It made me feel uncomfortable and it also left me wanting to get rid of the clutter in my house, although not the books, never the books! In spite of the discomfort, I could not put the book down, wanting desperately to get to the bottom of what the secrets were in Heather's life that were preventing her from moving on. I found the whole story particularly touching and uplifting. I was given a copy of this to read via Netgalley, on behalf of HQ, in exchange for an honest review. This book is very different to my usual types of books. This one made me think of my late father he was a hoarder, and because I'm not talking to my sister it made me think of her.
Because of this I very nearly put the book down, because it was like reading about myself. But I carried on reading, mainly I wanted to get to the end and find out what the secret is and if Heather could get a relationship back with her sister. I received this book from the publisher in return for a This book is very different to my usual types of books. I received this book from the publisher in return for a honest review. I loved this book. It deals with mental health issues, love and lies. Heather is the main character, she has a very patchy memory of the childhood.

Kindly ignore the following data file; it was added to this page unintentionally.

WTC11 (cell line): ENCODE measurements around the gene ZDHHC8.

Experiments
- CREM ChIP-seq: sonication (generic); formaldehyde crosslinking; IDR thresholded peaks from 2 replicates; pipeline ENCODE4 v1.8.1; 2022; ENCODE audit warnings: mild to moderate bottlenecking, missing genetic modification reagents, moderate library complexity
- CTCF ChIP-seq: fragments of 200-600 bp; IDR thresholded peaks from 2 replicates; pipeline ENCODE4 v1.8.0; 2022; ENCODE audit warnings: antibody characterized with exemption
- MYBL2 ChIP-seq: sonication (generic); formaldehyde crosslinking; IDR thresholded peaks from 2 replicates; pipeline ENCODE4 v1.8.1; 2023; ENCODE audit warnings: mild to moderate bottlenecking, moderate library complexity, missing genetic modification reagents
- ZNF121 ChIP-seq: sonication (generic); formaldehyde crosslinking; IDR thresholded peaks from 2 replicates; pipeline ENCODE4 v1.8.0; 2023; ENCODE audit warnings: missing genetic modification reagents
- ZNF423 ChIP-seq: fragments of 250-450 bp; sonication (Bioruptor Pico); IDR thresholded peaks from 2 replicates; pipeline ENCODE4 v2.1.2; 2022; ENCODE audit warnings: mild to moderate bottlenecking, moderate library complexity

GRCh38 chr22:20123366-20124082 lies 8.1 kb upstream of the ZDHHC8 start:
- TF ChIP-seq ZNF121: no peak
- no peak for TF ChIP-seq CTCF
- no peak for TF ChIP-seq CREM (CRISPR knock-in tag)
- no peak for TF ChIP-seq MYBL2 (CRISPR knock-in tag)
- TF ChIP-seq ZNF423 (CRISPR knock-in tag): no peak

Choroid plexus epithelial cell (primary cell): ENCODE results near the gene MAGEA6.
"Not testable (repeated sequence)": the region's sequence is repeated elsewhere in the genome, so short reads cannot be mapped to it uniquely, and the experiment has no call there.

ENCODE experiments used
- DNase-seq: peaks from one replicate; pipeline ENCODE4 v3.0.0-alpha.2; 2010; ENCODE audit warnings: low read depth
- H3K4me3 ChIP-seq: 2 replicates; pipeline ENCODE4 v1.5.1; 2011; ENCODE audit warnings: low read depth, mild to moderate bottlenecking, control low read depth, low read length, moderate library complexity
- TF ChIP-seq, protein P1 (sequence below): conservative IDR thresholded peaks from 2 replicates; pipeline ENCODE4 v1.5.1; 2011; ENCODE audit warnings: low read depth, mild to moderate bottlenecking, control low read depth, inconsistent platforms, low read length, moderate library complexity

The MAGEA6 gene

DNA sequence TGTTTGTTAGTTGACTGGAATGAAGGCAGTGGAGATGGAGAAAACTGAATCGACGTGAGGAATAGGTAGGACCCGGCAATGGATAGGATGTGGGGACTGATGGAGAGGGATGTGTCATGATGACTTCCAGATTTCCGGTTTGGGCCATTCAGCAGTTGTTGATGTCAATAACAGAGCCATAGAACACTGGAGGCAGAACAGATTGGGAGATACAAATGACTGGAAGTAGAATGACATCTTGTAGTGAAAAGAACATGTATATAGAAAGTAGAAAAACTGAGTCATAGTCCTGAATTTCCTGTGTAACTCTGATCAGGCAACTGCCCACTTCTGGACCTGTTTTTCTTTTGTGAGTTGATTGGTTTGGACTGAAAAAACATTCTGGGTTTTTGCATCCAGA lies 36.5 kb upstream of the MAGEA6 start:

As the story goes along her memory begins to come back and she discovers why she shut out some events from her past. I recieved an advanced copy of this book and this is my honest review. A beautiful, poignant and thought provoking read.